MATLAB Answers


Radially divide binary image from centroid at equal angles and find the radial distance

Asked by CX
on 10 Nov 2013
Latest activity Edited by Image Analyst
on 11 Nov 2013

I have the following binary image.

I need to divide this cell (the white section) into equal angle portions (of 36 degrees) at the centroid and find the distance from the centroid to the perimeter (edge of the white section) at each portion of angle. With the help of some of the answers I received in a previous post (courtesy of 'Image Analyst') I have the following code so far. ('some code portions have been changed from the original post marked with *')

     C = imread('14.jpg');
     bw = im2bw(C, graythresh(C));
     cc = bwconncomp(bw, 4);
     celldata = regionprops(cc, 'centroid');
     celldata_centroid = [celldata.Centroid];
     centroidx = celldata_centroid(:, 1);
     centroidy = celldata_centroid(:, 2);
  boundaries = bwboundaries(C);
  mat_boundaries = cell2mat(boundaries); %*
  boundaryx = mat_boundaries(:, 2); 
  boundaryy = mat_boundaries(:, 1); 
  allDistances = sqrt((boundaryx - centroidx).^2 + (boundaryy - centroidy).^2);
  allAngles = atan2d(boundaryy, boundaryx); %*
  [~, index36] = min(abs(allAngles - 36)); % Find index closest to 36 degrees
  distance36 = distance(index36); %*
But I'm getting an error at the end saying not enough input arguments for the function 'distance'. Could someone help me out?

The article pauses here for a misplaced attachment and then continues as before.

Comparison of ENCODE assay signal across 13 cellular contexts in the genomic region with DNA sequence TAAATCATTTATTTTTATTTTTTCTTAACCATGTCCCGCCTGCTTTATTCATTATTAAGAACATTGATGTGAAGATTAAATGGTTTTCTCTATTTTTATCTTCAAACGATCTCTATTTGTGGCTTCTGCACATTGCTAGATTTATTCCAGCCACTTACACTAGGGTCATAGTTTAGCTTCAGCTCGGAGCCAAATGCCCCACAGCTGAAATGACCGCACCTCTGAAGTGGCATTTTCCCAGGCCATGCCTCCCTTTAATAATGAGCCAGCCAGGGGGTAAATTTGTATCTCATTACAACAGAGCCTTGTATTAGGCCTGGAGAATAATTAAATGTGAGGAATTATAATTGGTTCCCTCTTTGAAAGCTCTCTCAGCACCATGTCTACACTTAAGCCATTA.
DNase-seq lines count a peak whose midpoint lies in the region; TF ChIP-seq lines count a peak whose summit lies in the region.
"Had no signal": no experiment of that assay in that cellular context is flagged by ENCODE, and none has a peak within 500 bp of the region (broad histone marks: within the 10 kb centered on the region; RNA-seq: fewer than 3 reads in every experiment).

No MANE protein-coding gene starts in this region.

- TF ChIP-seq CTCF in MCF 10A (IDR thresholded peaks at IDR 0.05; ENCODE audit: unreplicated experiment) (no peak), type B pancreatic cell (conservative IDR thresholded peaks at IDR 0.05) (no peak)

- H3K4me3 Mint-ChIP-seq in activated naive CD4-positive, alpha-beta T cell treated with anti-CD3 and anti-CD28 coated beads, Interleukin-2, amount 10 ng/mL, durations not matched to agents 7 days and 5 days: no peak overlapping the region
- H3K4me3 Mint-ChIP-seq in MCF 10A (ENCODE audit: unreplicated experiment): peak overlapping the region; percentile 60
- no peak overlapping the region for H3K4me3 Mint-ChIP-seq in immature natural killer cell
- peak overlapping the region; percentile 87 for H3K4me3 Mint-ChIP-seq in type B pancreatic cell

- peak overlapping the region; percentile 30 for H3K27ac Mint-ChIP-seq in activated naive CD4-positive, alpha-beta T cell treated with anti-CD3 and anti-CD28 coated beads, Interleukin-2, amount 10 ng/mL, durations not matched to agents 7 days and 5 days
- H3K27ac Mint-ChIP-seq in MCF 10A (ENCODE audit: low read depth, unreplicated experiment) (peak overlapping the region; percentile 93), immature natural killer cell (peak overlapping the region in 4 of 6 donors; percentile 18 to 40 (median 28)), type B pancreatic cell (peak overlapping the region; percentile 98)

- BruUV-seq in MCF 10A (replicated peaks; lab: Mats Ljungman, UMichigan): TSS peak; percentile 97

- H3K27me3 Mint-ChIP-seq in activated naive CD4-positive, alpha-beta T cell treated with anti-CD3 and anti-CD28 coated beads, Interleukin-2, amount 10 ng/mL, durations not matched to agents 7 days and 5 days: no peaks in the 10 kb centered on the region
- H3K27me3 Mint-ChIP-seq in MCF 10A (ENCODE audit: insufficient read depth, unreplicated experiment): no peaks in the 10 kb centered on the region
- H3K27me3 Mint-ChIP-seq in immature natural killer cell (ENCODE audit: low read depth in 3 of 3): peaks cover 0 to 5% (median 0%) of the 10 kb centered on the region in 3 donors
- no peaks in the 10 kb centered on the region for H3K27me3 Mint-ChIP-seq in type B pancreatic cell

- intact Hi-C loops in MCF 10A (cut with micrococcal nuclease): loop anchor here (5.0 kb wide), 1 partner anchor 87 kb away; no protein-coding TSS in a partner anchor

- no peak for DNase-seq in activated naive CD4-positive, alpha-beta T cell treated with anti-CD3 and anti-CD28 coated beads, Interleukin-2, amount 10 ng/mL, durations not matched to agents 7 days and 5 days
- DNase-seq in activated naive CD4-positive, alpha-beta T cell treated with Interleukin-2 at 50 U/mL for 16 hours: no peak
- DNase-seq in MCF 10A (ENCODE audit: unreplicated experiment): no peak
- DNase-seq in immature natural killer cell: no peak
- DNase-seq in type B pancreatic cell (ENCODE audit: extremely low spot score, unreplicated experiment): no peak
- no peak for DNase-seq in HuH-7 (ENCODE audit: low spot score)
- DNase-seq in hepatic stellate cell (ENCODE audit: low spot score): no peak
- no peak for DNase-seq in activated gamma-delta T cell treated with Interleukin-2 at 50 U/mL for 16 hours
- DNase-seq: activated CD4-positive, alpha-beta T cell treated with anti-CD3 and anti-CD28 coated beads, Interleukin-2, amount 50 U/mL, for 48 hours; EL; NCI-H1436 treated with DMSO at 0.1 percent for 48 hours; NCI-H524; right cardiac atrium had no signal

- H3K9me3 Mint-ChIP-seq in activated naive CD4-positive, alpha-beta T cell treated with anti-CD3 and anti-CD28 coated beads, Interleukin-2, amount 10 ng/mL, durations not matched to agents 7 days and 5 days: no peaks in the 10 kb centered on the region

Log in to comment.

1 Answer

Answer by Image Analyst
on 10 Nov 2013
 Accepted Answer

You never defines distance. Maybe you meant allDistances instead?


Yes. Your correct. I thought you were calculating the distances using a function called distance. I just made that into allDistances. But I'm only getting one value. I'm guessing this is the distance from the centroid to the perimeter at 36 degrees? I actually need all lengths at intervals of 36 degrees. So that would be the radial distance at 36, 72, 108 etc... Any suggestions?

Once you read and understand the code, you'll realize that I give that to you. For every pixel around it I give you the angle and the distance. Maybe there is no pixel at exactly 72 degrees. Maybe there's one at 71.42 degrees, and another one at 72.894 degrees. I give you everything that's there. But I didn't stop there, I actually gave you an example of how to find the pixel nearest to 36 degrees, since there might not be one at exactly 36 degrees to the billionth decimal point. Are you starting to understand what I did now? Okay, so you just do that for every angle that you want. If you want, you can scan allAngles and pull out the ones that are closest to 36, 72, etc. See if you can do that on your own, following my example and putting it into a loop.

Log in to comment.

Discover MakerZone

MATLAB and Simulink resources for Arduino, LEGO, and Raspberry Pi

Learn more

Discover what MATLAB® can do for your career.

Opportunities for recent engineering grads.

Apply Today

MATLAB Academy

New to MATLAB?

Learn MATLAB today!